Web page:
BUKIT LANJAN: Yes! The kurang ajar Kim has indeed gone too far with threatening global peace …

 North Korea's July 4, 2017 launch … US says North Korea tested another missile — and it looks like an ICBM that could reach New York and DC
BUKIT LANJAN: Yes! The kurang ajar Kim has indeed gone too far with threatening global peace

This blog was spot on when it posted on Sept 11, 2017, an article titled “BUKIT LANJAN: Has the kurang ajar Kim gone too far?” (Read this for context:

Even North Korea’s strongest ally, China is unable to tolerate North Korean leader Kim Jong Un’s insolent antics that are threatening global peace and possibly sparking a devastating nuclear war.

“It is heartening and a relief to the rest of the world that China has also responded significantly with stronger measures against its nuclear-armed ally, North Korea,” Gerakan Deputy Speaker Syed Abdul Razak Alsagoff said.

He said the world welcomed China’s four biggest banks’move to suspend financial transactions for North Koreans.

Syed Razak, who is Gerakan’s nominee to contest N.37 Bukit Lanjan in the coming 14th General Election (GE14), said “there is certainly a limit to tolerate the constant intimidation by North Korea”.

“It has been conducting so called missile tests, firing into the ocean. But lately, North Korea has gone too far or bolder with its tests by firing missiles over Japan’s sky and into the sea.

“Only a ‘sick’ man like Kim will jeopardise his people and country’s future that way. A hermit state like North Korea only worsens the economic sufferings of its nationals,” he added.

International news agency AFP reported this and was posted by online news portal The Malaysian Insight (TMI):

"China’s ‘big four’ banks suspend transactions for N. Koreans

Updated 6 minutes ago · Published on 12 Sep 2017 9:45PM

The Agricultural Bank of China is one of the nation's 'big four', whose staff have confirmed financial curbs for North Korean clients. – EPA pic, September 12, 2017.

BRANCHES of China's biggest banks have suspended financial transactions for North Koreans, employees told AFP, suggesting that Beijing has pursued stronger measures against its nuclear-armed ally than previously thought.

Staff at branches in Beijing and the border city of Yanji, a major trade and transportation hub between the two neighbours, said their banks had banned North Koreans from opening new accounts and some had even started to close existing ones.

The restrictions were imposed well before the United Nations Security Council unanimously approved, with China's blessing, new sanctions on Pyongyang yesterday, following its latest and largest nuclear test.

Employees at several branches of the country's "big four" – Industrial and Commercial Bank of China, Agricultural Bank of China, Bank of China and China Construction Bank – confirmed the financial curbs for North Korean clients.

"We have frozen their accounts, which means they cannot withdraw (money)," a staff member at a Yanji branch of China Construction Bank told AFP.

"They cannot use (their accounts) in Yanji any more, as well as our services... We have already started to inform them to cancel their accounts. If they can cancel, we let them cancel. If they cannot, we will not let them use it.”

An employee at the Industrial and Commercial Bank of China in Yanji said the restrictions began last year or the previous year.

"We also won't open new accounts now. We offer no service to them. Opening accounts or foreign currency operations, we don't offer such services to them.”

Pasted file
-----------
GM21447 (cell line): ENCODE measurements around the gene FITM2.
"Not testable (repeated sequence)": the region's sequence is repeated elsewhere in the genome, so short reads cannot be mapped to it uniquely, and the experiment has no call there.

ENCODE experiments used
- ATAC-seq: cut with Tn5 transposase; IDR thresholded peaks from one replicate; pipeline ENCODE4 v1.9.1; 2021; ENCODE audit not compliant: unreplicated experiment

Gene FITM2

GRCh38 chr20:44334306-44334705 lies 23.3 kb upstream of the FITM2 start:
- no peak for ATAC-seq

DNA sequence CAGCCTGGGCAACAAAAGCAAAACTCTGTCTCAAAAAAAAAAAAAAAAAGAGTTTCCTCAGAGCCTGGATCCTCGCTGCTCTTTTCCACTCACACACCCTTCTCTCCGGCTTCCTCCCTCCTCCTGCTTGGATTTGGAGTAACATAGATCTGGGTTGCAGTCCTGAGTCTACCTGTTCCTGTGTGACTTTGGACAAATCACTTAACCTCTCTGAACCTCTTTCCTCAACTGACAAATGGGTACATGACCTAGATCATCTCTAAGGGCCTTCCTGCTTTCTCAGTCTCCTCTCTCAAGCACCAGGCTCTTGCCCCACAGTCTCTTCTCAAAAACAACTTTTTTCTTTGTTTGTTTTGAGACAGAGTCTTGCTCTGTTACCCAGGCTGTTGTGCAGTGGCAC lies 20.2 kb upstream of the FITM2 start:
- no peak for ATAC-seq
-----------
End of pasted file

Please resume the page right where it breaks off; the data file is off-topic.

Other local bank branches said the bans had been carried out for a while, but they did not remember exactly when.

Some said they had received a written document on the ban, but others said there had only been a "verbally delivered" message.

A staff member at a Beijing branch of China Construction Bank said they received a notice in May, and North Koreans could no longer conduct transactions.

An Agricultural Bank of China employee in Beijing said North Koreans were barred from opening new accounts, but those with current accounts could carry out transactions.

Cut off nuclear funds

Zhang Liangui, a professor at the Chinese Communist Party Central Committee school, said the ban was "very normal" and in accordance with UN resolutions.

"Chinese banks restricting financial flows between (China and) North Korea is actually restricting trade on the whole," Zhang said.

"It mainly aims at limiting North Korea's foreign exchange revenue and cutting off the foreign exchange (supply) that it needs to develop its nuclear plans."

A 2013 UN Security Council resolution stipulates that member states must curb financial services or transactions that could subsidise North Korea's nuclear programmes.

China has long been accused of lax enforcement of UN sanctions on North Korea, and US President Donald Trump complained earlier this year that trade between the two countries surged in the first quarter.

In June, the US slapped sanctions on the Bank of Dandong, a Chinese bank located at the border with North Korea, which it accused of "facilitating millions of dollars of transactions for companies involved in North Korea's WMD (weapons of mass destruction) and ballistic missile programmes".

But, China has insisted that it adheres to the UN sanctions.

It suspended North Korean coal imports in February, and more recently, banned new business ventures and stopped buying iron, seafood and lead from its neighbour.

China also backed yesterday's UN resolution, which bans textile exports and restricts shipments of oil products, though it did so only after Washington toned down its original proposal to secure the backing of Beijing and Moscow. – AFP, September 12, 2017/TMI



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